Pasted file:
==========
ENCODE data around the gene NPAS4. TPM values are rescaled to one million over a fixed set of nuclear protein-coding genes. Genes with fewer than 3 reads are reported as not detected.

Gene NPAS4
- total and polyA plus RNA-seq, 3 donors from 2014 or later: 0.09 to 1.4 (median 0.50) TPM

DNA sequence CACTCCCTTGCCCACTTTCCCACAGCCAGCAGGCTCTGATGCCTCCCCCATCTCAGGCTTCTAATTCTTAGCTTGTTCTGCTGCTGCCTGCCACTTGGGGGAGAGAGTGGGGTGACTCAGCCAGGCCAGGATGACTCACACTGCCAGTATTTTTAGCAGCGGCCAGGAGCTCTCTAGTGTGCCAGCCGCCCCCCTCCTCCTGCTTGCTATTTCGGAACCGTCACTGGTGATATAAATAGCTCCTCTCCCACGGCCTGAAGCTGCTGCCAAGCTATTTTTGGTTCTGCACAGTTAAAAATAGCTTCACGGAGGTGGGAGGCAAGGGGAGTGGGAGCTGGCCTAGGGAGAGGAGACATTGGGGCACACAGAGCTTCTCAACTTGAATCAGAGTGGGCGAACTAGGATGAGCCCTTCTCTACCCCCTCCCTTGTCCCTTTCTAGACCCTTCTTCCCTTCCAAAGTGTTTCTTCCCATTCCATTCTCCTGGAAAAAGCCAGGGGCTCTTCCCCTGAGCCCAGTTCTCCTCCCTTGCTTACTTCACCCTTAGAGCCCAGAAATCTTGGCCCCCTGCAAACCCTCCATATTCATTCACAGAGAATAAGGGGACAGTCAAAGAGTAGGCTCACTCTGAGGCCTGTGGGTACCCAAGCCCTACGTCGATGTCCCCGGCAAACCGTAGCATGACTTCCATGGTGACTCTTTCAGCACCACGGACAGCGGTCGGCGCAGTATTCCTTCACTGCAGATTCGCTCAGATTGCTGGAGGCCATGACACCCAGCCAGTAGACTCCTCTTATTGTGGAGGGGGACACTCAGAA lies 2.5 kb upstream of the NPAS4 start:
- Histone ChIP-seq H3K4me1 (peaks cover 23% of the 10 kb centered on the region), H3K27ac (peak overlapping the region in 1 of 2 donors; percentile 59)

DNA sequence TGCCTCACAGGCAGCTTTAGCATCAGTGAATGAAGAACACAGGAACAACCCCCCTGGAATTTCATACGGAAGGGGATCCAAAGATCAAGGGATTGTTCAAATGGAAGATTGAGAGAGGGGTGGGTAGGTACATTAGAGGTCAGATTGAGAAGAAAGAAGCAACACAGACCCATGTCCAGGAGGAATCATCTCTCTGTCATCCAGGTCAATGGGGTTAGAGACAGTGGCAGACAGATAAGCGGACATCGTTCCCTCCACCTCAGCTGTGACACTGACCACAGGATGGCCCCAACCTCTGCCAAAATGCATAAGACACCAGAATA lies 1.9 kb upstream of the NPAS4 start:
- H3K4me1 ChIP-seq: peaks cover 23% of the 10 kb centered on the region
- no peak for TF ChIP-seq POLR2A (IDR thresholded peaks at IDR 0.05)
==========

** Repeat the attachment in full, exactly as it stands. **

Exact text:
ENCODE data around the gene NPAS4. TPM values are rescaled to one million over a fixed set of nuclear protein-coding genes. Genes with fewer than 3 reads are reported as not detected.

Gene NPAS4
- total and polyA plus RNA-seq, 3 donors from 2014 or later: 0.09 to 1.4 (median 0.50) TPM

DNA sequence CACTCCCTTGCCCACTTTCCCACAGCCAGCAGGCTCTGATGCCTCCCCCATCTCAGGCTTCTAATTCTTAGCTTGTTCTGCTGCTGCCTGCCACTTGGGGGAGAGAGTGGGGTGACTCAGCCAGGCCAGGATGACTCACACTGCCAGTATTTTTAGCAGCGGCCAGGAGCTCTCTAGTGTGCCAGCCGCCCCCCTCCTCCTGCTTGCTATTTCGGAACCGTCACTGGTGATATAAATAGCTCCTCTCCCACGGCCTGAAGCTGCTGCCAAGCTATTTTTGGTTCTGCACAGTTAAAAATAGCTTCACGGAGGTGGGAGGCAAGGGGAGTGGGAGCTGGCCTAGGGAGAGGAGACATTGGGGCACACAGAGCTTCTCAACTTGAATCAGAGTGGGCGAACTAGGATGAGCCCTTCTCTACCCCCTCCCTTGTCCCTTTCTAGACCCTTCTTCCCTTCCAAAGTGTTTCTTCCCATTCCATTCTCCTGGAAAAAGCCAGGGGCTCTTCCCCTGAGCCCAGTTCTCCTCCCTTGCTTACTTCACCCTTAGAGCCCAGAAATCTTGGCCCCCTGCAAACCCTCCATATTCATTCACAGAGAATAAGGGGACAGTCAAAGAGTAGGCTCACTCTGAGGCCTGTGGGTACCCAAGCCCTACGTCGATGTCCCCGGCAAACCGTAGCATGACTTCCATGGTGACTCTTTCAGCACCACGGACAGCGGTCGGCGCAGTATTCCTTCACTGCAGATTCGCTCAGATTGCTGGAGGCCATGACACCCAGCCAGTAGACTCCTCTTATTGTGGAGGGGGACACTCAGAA lies 2.5 kb upstream of the NPAS4 start:
- Histone ChIP-seq H3K4me1 (peaks cover 23% of the 10 kb centered on the region), H3K27ac (peak overlapping the region in 1 of 2 donors; percentile 59)

DNA sequence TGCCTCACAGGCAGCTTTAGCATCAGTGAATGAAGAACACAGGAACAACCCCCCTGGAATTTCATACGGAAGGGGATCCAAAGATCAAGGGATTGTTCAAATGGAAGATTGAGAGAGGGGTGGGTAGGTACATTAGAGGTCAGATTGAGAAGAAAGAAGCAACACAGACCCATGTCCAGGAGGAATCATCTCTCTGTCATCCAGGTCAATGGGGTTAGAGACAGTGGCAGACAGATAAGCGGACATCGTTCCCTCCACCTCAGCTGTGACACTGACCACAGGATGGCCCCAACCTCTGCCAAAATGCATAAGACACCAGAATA lies 1.9 kb upstream of the NPAS4 start:
- H3K4me1 ChIP-seq: peaks cover 23% of the 10 kb centered on the region
- no peak for TF ChIP-seq POLR2A (IDR thresholded peaks at IDR 0.05)